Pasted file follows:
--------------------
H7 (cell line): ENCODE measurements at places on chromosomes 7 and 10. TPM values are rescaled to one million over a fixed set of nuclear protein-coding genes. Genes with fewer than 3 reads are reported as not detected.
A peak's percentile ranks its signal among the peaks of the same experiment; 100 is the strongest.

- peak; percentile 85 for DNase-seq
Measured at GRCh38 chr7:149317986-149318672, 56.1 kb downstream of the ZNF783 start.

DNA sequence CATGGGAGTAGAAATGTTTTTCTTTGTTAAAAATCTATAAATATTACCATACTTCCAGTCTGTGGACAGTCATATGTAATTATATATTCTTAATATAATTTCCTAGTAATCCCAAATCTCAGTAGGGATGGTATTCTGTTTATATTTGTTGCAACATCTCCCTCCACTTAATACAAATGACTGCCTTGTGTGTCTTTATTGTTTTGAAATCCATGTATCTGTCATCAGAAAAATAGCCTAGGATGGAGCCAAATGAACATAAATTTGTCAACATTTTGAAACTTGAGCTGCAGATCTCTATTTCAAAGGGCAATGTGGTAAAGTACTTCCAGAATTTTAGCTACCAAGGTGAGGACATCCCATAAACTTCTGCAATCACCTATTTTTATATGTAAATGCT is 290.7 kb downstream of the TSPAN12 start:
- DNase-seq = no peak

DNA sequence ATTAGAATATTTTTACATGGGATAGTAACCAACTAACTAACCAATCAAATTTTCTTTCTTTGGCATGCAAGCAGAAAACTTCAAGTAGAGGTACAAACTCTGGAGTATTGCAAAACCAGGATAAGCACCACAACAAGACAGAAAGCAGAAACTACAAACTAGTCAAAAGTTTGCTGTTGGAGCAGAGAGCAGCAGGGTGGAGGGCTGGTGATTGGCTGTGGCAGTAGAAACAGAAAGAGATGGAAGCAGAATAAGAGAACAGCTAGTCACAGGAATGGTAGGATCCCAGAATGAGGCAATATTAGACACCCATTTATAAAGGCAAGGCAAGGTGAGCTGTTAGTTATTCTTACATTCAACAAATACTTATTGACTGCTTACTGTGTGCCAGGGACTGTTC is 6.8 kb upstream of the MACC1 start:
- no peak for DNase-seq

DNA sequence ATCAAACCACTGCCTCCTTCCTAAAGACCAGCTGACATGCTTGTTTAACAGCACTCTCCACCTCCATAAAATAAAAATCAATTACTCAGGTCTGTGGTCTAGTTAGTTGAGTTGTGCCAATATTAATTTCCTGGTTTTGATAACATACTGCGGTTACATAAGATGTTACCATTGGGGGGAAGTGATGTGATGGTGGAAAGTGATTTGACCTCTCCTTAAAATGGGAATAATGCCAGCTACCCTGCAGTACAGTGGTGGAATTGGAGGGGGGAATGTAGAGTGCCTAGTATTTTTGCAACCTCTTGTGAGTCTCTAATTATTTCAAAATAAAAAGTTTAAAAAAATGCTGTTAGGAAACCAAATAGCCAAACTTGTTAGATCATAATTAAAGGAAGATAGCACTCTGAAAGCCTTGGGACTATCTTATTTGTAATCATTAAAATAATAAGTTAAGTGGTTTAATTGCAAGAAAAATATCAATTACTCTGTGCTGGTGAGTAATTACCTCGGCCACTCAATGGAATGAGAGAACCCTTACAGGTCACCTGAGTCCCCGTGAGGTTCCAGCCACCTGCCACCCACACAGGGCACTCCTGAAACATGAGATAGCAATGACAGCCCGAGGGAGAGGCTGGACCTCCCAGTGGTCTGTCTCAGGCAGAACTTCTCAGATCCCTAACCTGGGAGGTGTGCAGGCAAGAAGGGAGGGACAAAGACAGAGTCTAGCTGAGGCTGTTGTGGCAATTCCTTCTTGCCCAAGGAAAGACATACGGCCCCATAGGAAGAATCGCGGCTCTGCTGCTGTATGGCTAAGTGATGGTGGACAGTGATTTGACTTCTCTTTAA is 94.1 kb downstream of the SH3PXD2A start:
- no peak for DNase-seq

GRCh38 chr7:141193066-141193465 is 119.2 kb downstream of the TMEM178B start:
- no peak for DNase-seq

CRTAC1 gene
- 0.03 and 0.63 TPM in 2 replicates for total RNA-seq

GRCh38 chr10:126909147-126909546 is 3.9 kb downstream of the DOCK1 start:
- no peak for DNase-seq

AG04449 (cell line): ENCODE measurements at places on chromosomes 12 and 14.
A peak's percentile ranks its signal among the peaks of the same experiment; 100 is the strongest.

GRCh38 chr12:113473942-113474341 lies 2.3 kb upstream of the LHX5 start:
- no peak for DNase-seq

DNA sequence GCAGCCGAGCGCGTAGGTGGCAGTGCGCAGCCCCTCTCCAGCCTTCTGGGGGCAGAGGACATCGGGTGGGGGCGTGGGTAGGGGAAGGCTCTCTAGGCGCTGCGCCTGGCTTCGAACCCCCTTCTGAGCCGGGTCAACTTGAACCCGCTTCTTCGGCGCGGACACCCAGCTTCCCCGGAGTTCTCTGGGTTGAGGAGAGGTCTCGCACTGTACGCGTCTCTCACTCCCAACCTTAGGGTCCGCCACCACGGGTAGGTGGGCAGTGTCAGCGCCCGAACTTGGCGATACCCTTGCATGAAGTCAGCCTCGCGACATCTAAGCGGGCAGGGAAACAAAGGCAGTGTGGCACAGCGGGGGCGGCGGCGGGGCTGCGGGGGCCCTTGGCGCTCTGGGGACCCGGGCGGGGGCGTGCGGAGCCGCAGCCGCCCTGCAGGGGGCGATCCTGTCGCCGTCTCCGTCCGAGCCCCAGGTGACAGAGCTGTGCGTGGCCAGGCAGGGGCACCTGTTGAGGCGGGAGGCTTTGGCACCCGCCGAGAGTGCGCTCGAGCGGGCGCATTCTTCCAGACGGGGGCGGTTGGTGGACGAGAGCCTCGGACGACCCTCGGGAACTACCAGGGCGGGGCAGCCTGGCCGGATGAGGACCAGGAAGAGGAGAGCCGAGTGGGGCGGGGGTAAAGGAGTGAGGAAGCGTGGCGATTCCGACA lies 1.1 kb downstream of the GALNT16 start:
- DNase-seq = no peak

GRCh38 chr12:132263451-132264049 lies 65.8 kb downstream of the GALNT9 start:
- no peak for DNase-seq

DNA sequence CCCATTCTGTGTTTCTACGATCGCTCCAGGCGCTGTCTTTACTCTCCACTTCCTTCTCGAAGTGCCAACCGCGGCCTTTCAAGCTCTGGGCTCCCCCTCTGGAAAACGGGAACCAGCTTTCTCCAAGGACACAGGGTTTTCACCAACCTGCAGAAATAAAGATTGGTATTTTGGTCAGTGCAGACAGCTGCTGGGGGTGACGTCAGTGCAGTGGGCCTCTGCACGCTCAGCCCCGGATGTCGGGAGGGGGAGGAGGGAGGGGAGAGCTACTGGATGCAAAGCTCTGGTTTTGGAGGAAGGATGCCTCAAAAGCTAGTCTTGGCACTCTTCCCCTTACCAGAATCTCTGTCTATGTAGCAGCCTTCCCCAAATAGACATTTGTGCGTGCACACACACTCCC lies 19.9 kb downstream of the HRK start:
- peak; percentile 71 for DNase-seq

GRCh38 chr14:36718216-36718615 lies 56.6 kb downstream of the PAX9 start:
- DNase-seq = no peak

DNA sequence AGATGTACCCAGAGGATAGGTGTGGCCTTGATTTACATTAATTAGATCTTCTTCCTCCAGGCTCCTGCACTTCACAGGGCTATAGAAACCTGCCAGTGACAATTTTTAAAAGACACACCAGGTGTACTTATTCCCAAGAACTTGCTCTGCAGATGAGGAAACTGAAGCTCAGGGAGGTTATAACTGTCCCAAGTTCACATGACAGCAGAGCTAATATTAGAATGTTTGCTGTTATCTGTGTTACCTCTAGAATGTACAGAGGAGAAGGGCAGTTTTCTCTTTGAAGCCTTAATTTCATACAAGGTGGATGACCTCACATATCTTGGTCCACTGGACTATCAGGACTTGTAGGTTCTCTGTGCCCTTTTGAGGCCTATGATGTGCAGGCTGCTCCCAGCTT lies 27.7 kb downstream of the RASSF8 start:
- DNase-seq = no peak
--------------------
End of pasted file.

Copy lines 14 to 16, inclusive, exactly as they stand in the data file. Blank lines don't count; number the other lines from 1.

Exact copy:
- 0.03 and 0.63 TPM in 2 replicates for total RNA-seq

GRCh38 chr10:126909147-126909546 is 3.9 kb downstream of the DOCK1 start:
- no peak for DNase-seq